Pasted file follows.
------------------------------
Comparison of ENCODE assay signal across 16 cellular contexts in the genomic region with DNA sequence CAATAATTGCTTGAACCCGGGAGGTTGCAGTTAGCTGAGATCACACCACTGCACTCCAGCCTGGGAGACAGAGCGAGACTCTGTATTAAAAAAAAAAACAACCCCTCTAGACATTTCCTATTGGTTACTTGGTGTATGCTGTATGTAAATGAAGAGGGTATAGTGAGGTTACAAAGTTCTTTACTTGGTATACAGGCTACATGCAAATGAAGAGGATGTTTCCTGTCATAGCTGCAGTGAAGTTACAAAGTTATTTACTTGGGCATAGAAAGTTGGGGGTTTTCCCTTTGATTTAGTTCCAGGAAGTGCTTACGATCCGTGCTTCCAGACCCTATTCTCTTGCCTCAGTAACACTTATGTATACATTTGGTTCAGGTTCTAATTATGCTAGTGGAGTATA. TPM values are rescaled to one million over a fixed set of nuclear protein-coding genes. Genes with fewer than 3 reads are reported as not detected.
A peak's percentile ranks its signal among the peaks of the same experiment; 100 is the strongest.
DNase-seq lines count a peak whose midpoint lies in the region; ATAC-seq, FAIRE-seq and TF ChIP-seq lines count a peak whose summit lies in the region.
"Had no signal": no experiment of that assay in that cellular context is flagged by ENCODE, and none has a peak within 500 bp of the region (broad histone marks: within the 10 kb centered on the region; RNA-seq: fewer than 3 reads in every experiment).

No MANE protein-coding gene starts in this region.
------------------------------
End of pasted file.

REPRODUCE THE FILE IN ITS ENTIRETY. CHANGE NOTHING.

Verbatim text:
Comparison of ENCODE assay signal across 16 cellular contexts in the genomic region with DNA sequence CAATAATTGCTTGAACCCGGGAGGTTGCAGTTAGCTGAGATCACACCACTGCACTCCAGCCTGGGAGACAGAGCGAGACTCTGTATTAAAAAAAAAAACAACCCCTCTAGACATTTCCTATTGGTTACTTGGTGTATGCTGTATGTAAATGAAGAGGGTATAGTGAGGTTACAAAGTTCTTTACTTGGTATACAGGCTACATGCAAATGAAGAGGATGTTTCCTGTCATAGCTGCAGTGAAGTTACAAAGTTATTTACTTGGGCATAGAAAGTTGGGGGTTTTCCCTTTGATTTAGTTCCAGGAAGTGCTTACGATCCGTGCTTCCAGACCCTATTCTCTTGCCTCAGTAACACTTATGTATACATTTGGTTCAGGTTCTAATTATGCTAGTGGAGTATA. TPM values are rescaled to one million over a fixed set of nuclear protein-coding genes. Genes with fewer than 3 reads are reported as not detected.
A peak's percentile ranks its signal among the peaks of the same experiment; 100 is the strongest.
DNase-seq lines count a peak whose midpoint lies in the region; ATAC-seq, FAIRE-seq and TF ChIP-seq lines count a peak whose summit lies in the region.
"Had no signal": no experiment of that assay in that cellular context is flagged by ENCODE, and none has a peak within 500 bp of the region (broad histone marks: within the 10 kb centered on the region; RNA-seq: fewer than 3 reads in every experiment).

No MANE protein-coding gene starts in this region.